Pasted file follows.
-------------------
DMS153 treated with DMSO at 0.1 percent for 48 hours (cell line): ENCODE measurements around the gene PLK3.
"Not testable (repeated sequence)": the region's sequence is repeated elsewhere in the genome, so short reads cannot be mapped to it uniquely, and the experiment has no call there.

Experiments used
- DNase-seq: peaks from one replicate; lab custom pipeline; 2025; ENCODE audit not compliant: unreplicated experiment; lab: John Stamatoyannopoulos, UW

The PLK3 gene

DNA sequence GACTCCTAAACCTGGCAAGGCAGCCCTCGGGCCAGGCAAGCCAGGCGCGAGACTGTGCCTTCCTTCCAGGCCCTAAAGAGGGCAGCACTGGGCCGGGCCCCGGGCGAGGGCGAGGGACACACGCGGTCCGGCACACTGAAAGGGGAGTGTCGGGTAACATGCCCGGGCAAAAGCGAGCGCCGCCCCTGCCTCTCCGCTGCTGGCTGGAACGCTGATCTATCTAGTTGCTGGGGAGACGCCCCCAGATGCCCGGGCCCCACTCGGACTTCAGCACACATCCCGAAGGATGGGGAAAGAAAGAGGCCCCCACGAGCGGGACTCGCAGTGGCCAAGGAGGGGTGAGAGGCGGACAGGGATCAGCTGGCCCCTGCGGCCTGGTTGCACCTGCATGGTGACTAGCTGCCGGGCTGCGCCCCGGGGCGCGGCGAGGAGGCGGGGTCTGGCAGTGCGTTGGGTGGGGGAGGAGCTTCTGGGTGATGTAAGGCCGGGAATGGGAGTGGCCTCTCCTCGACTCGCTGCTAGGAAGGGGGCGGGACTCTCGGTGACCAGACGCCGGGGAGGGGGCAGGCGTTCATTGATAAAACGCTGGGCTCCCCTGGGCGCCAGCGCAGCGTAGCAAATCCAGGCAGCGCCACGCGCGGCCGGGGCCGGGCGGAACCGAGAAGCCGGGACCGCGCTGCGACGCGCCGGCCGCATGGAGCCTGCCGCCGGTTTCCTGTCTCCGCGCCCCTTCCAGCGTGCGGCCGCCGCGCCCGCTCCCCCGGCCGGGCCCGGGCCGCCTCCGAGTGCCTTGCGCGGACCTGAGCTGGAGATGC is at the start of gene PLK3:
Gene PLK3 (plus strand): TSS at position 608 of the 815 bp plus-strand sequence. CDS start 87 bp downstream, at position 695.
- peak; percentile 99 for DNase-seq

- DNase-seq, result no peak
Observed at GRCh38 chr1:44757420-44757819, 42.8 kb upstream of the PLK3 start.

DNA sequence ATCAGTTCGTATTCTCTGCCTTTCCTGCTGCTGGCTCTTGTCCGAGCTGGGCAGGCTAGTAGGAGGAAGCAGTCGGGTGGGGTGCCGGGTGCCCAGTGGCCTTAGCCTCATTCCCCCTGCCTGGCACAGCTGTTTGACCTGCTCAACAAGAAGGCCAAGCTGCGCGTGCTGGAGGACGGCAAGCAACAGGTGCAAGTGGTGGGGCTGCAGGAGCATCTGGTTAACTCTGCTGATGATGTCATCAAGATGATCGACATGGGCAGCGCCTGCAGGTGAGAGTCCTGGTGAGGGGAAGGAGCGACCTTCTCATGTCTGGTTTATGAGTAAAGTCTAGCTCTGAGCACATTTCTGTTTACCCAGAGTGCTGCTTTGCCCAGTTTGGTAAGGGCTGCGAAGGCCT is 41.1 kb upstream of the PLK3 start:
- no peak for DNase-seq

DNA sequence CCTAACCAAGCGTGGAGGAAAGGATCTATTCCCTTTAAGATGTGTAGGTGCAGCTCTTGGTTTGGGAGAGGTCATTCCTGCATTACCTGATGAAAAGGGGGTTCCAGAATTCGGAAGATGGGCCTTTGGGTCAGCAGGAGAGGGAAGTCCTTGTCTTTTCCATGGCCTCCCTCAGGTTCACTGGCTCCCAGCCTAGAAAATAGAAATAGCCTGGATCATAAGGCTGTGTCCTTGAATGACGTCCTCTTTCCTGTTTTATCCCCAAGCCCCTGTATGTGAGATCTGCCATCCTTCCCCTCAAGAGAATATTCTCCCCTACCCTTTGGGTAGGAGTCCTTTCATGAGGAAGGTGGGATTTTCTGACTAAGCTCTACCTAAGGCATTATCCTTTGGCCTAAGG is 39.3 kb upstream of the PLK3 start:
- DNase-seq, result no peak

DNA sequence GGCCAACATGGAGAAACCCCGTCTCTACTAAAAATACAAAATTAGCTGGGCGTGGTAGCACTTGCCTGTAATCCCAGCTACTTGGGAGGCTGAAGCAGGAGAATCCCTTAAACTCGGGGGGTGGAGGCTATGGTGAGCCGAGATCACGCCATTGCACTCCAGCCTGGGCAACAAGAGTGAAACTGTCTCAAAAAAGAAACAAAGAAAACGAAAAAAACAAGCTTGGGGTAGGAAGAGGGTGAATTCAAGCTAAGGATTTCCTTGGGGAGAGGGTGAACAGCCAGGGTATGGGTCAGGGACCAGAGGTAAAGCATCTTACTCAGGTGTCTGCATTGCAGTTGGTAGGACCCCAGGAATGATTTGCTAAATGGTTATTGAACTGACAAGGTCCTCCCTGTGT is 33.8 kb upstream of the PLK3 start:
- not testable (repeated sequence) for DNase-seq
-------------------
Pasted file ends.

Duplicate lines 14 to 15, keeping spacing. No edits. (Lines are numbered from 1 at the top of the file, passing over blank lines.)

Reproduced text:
- DNase-seq, result no peak

DNA sequence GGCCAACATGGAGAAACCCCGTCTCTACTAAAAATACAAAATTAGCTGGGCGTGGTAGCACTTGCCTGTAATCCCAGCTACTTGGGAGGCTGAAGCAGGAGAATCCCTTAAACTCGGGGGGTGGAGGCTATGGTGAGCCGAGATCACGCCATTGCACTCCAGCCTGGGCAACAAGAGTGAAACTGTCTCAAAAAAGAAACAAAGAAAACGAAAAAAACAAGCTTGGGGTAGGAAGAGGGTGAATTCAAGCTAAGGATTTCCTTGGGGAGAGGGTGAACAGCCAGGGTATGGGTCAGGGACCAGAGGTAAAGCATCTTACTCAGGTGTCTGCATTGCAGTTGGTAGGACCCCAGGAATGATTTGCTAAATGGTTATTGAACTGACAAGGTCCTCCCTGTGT is 33.8 kb upstream of the PLK3 start: